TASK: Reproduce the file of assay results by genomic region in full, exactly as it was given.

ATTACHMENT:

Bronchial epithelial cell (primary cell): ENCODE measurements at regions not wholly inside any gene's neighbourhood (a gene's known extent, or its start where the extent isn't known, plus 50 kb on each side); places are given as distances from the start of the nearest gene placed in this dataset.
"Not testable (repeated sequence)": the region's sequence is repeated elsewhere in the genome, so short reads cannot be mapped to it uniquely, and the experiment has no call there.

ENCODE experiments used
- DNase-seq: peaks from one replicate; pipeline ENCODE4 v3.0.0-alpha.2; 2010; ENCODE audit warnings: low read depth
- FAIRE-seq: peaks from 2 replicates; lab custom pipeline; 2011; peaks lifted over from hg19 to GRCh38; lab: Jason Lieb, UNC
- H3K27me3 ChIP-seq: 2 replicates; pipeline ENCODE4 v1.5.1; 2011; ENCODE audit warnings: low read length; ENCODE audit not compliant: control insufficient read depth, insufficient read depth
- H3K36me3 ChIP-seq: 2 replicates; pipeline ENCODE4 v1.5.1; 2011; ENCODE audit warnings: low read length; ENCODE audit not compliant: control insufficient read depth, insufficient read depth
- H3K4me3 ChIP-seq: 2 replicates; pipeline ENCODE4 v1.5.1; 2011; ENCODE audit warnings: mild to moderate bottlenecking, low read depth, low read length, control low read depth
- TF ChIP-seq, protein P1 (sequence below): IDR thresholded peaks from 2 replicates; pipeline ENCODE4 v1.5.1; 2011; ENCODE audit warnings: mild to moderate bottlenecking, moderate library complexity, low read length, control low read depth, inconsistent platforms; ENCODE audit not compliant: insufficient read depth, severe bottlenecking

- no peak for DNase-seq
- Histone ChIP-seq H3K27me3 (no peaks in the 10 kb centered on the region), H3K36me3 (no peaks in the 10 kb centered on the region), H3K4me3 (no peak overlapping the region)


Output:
Bronchial epithelial cell (primary cell): ENCODE measurements at regions not wholly inside any gene's neighbourhood (a gene's known extent, or its start where the extent isn't known, plus 50 kb on each side); places are given as distances from the start of the nearest gene placed in this dataset.
"Not testable (repeated sequence)": the region's sequence is repeated elsewhere in the genome, so short reads cannot be mapped to it uniquely, and the experiment has no call there.

ENCODE experiments used
- DNase-seq: peaks from one replicate; pipeline ENCODE4 v3.0.0-alpha.2; 2010; ENCODE audit warnings: low read depth
- FAIRE-seq: peaks from 2 replicates; lab custom pipeline; 2011; peaks lifted over from hg19 to GRCh38; lab: Jason Lieb, UNC
- H3K27me3 ChIP-seq: 2 replicates; pipeline ENCODE4 v1.5.1; 2011; ENCODE audit warnings: low read length; ENCODE audit not compliant: control insufficient read depth, insufficient read depth
- H3K36me3 ChIP-seq: 2 replicates; pipeline ENCODE4 v1.5.1; 2011; ENCODE audit warnings: low read length; ENCODE audit not compliant: control insufficient read depth, insufficient read depth
- H3K4me3 ChIP-seq: 2 replicates; pipeline ENCODE4 v1.5.1; 2011; ENCODE audit warnings: mild to moderate bottlenecking, low read depth, low read length, control low read depth
- TF ChIP-seq, protein P1 (sequence below): IDR thresholded peaks from 2 replicates; pipeline ENCODE4 v1.5.1; 2011; ENCODE audit warnings: mild to moderate bottlenecking, moderate library complexity, low read length, control low read depth, inconsistent platforms; ENCODE audit not compliant: insufficient read depth, severe bottlenecking

- no peak for DNase-seq
- Histone ChIP-seq H3K27me3 (no peaks in the 10 kb centered on the region), H3K36me3 (no peaks in the 10 kb centered on the region), H3K4me3 (no peak overlapping the region)